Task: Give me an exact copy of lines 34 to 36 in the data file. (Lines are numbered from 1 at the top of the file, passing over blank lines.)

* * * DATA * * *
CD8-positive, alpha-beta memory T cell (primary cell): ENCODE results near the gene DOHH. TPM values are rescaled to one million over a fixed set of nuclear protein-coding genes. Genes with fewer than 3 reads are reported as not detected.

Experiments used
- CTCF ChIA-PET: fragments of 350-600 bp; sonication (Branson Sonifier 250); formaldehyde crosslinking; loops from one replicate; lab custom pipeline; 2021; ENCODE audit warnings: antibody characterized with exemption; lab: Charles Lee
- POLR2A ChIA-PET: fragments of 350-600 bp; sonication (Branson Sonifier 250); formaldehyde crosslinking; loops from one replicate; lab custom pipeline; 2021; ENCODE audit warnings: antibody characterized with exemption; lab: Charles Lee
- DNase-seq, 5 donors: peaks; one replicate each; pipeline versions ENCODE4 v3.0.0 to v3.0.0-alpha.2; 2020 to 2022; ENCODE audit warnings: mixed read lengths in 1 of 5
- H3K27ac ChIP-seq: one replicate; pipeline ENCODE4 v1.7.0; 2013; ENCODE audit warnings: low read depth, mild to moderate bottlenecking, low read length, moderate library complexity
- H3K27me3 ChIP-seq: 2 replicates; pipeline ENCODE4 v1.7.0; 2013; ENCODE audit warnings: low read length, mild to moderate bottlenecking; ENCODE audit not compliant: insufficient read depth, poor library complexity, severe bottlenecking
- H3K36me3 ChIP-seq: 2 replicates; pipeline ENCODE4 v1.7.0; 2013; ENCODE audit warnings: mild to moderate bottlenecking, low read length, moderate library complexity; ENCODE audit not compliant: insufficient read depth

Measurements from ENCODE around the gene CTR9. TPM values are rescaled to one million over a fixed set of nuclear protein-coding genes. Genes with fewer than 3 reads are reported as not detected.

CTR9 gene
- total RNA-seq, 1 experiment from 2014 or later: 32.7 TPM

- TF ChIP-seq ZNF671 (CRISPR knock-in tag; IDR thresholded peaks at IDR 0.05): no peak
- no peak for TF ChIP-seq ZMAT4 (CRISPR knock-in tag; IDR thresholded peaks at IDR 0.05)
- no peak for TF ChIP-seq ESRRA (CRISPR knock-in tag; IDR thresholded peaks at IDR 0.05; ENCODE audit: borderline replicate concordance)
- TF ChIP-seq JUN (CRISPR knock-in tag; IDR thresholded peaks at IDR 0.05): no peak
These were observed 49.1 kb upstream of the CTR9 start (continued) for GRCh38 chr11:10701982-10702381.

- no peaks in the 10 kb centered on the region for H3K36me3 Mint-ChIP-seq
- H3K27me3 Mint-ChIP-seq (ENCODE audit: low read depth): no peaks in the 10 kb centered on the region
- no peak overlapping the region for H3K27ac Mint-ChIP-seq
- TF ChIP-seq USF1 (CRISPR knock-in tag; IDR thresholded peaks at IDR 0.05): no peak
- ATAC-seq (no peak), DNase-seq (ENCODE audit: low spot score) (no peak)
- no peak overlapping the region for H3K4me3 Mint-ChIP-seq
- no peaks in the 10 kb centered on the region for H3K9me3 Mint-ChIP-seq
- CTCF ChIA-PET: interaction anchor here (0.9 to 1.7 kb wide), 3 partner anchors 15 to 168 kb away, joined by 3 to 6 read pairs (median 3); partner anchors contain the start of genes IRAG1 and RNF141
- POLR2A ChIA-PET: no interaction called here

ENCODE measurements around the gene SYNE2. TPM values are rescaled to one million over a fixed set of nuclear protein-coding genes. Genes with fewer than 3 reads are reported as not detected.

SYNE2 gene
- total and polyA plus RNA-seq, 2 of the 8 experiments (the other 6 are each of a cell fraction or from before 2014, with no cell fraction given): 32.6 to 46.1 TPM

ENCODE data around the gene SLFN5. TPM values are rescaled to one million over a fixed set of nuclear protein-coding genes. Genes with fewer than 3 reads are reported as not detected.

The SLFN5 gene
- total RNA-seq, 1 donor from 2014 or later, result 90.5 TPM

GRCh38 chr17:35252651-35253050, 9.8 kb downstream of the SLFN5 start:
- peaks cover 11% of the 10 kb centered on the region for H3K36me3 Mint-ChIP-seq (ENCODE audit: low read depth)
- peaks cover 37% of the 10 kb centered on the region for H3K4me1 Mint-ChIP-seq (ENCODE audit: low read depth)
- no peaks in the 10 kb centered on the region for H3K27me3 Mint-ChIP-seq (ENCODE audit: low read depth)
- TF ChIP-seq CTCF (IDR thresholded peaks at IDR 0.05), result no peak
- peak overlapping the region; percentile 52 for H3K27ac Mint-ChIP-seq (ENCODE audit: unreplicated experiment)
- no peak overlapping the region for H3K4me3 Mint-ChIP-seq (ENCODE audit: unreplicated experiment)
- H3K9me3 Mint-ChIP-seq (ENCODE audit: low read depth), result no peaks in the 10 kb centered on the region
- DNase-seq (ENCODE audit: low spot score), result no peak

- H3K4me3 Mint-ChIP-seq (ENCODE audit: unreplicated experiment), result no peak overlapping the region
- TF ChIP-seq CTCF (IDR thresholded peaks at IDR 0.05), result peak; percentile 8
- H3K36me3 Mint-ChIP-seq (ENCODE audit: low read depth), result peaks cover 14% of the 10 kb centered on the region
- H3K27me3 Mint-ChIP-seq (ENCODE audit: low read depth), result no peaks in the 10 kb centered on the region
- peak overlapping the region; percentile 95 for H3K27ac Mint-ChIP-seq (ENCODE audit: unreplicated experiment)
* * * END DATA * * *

- peaks cover 37% of the 10 kb centered on the region for H3K4me1 Mint-ChIP-seq (ENCODE audit: low read depth)
- no peaks in the 10 kb centered on the region for H3K27me3 Mint-ChIP-seq (ENCODE audit: low read depth)
- TF ChIP-seq CTCF (IDR thresholded peaks at IDR 0.05), result no peak